Remembering Constitutional Patriotism

This weekend, small town parades decorated the American landscape with the stars and stripes of patriotism. Age-worn veterans flashed back to bloody memories of foreign lands and lost comrades. Widows and widowers caressed the banner presented to them at their lover’s funeral. And kids of all ages asked for the thousandth time, “When’s daddy coming home?”

For the middle class non-military family, Memorial Day is defined by backyard cookouts, beaches, and the day off work or school. There’s nothing wrong with celebrating, but often times the celebration becomes the definition.

For example, today I talked with a friend’s sister, whose supertan complexion evidenced a day at the beach. When I mentioned something about Memorial Day, she genuinely received a revelation, “Oh, that’s why we had today off!”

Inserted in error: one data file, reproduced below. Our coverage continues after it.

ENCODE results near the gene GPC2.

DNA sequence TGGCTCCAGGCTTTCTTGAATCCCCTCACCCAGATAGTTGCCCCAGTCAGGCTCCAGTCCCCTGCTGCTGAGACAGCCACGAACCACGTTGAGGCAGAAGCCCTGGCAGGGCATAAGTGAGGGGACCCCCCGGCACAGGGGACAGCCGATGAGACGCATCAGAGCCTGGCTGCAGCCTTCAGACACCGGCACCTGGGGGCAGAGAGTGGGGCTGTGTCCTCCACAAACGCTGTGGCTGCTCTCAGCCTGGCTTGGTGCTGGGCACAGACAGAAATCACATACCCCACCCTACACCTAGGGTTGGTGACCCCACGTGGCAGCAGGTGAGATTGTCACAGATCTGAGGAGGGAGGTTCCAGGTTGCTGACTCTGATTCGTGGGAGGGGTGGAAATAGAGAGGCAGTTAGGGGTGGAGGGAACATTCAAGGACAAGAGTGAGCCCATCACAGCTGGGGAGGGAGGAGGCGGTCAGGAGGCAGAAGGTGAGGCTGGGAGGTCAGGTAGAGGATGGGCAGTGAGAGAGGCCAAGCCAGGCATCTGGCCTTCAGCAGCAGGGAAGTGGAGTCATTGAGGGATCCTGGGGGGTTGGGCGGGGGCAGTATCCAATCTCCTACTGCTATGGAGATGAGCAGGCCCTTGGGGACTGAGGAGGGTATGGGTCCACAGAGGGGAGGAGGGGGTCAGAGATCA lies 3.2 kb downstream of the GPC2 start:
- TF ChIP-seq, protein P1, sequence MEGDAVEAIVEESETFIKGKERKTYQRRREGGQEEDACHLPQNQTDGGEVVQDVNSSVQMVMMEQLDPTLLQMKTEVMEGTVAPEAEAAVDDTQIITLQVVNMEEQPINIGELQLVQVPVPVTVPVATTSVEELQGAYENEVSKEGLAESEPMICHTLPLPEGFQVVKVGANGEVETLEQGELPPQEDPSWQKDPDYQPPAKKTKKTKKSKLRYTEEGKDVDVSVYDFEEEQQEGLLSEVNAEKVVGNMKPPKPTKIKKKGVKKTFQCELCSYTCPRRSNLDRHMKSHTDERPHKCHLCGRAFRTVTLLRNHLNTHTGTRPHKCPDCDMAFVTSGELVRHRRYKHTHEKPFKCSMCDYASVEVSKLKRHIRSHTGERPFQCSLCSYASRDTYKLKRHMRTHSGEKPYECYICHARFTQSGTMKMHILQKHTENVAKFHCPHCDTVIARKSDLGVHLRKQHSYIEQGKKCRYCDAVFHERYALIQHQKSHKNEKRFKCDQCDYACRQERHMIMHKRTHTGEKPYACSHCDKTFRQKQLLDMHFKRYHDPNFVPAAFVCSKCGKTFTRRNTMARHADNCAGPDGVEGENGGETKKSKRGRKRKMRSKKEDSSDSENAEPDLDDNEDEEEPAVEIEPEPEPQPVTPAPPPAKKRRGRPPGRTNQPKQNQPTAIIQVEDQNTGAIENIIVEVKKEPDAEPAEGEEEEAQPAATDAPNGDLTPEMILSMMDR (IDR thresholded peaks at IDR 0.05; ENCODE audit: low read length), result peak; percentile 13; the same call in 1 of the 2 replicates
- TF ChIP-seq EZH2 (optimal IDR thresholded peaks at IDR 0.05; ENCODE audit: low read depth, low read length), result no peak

“Really?…..” I said playfully with a hint of seriousness. Her mom and sisters teased about her blonde hair, and I just rolled my eyes as I continued setting the table.

Then, I got to thinkin.’ A majority of Americans act exactly like my friend’s sister. Except, as we get older, we get more opinionated without ever studying our history or our constitution. We vote for a variety of reasons: Some of us vote for the most Pro-Life or Pro-Choice candidate. Many vote for the union-backed or small business candidate. And yet others cast their ballot for short term economics and job growth. Wake up, America! Those aren’t the real issues.

We’ve become like the “cool” kids in the back of the classroom, who party, dish out the know-it-all wisecracks, and brag to each other about how they barely passed. We’ve used cliff notes for too long, and it’s time for us to remember what our liberty is all about. The freedom we enjoy in this “one nation under God” is a gift that is packaged with a large amount of responsibility.